Dave Winer, 56, is a visiting scholar at NYU's Arthur L. Carter Journalism Institute and editor of the Scripting News weblog. He pioneered the development of weblogs, syndication (RSS), podcasting, outlining, and web content management software; former contributing editor at Wired Magazine, research fellow at Harvard Law School, entrepreneur, and investor in web media companies. A native New Yorker, he received a Master's in Computer Science from the University of Wisconsin, a Bachelor's in Mathematics from Tulane University and currently lives in New York City.
"The protoblogger." - NY Times.
"The father of modern-day content distribution." - PC World.
"Dave was in a hurry. He had big ideas." -- Harvard.
"Dave Winer is one of the most important figures in the evolution of online media." -- Nieman Journalism Lab.
10 inventors of Internet technologies you may not have heard of. -- Royal Pingdom.
One of BusinessWeek's 25 Most Influential People on the Web.
"Helped popularize blogging, podcasting and RSS." - Time.
"The father of blogging and RSS." - BBC.
"RSS was born in 1997 out of the confluence of Dave Winer's 'Really Simple Syndication' technology, used to push out blog updates, and Netscape's 'Rich Site Summary', which allowed users to create custom Netscape home pages with regularly updated data flows." - Tim O'Reilly.
8/2/11: Who I Am.
My 40 most-recent links, ranked by number of clicks.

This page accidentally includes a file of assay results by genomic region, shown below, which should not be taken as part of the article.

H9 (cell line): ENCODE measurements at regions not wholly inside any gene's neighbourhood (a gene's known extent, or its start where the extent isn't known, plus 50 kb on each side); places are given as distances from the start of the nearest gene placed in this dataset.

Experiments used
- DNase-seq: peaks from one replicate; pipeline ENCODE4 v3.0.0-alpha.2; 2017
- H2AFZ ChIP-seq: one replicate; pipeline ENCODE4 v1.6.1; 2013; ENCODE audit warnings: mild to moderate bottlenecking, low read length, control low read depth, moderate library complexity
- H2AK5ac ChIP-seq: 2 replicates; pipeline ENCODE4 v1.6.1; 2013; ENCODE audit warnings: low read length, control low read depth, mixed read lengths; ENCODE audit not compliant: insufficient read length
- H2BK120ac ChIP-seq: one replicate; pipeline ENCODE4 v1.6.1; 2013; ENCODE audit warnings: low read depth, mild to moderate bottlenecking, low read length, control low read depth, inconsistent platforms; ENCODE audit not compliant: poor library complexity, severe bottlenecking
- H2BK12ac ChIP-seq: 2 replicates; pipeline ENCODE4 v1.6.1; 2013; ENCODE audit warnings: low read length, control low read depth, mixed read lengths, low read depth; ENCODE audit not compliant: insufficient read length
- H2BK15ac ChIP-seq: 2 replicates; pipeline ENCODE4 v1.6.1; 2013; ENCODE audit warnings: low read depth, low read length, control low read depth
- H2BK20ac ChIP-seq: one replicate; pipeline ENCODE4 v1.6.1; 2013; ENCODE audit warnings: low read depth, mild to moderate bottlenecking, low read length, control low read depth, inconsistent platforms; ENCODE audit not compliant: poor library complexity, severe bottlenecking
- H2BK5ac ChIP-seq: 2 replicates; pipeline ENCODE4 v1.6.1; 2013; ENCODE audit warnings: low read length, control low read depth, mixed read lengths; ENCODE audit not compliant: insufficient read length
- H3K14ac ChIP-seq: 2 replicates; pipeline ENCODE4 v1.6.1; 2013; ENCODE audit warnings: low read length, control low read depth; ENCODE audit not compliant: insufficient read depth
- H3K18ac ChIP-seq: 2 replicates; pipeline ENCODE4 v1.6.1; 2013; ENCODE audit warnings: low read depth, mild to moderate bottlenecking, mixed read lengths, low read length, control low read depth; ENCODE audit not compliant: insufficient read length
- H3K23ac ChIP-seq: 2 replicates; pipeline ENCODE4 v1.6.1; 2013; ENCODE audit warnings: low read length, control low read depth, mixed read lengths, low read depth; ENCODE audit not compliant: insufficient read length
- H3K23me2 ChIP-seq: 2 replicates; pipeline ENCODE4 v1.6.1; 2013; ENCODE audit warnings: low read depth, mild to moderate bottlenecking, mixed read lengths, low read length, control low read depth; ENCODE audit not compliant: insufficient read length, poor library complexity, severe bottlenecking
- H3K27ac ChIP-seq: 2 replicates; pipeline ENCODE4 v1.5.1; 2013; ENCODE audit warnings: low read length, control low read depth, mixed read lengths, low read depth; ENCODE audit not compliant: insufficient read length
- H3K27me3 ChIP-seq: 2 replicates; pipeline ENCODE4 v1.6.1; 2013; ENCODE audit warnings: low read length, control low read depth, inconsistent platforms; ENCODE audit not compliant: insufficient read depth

FYI: You're soaking in it. :-)
It's really something to see. And it's the realization of a vision Dick Applebaum had for outlining back in 1981 or so.
Dick was co-owner of the main computer store in the Apple community, Computer Plus in Sunnyvale. All the Apple people shopped there, and so did the developers of the day. Any Saturday you could go down there and be sure to see a few people you knew. It was like WWDC before there was a WWDC.
Lots of stories about that place. One of the reasons we were all down there so much is that our hardware was always breaking. We're really spoiled these days. Computers used to be a lot more fragile.
The store was also owned by Mark Wozniak, Steve's brother.
All the Woz's are nice people.
Anyhow, Dick loved outliners. He and I used to talk about them all the time. I was working on one, it eventually became ThinkTank, but in the Computer Plus days we called it FYI. The idea was that all your information would flow through your outline.
Thirty years later, the vision is achieved. We needed computers with 1/2 gig of RAM, and terabyte hard drives, and FIOS-level bandwidth, and cloud services like S3 and Rackspace. Back then we were trying to make all this fit in 48K memory and 10MB hard drives (which were considered exotic).
I think he's out there somewhere -- if so, Dick -- we're getting there.
Not a moment too soon!
Here's a question I'd love to hear the CEO, Drew Houston, answer.
In light of the proposed changes to the Dropbox terms of service...
What kinds of data should we trust to Dropbox and what kinds of data is too sensitive to trust to Dropbox?
What's the intended use of Dropbox?
The seventh in a series.
This one is about why I opted-out of Dropbox now, and why they might be cleaning up their TOS, and what that might mean for users.
Also lots of activity today on the world outline project.
The features should roll out a lot more quickly now, most of the foundation work is done. Lots of cleanups and tie-offs. And docs.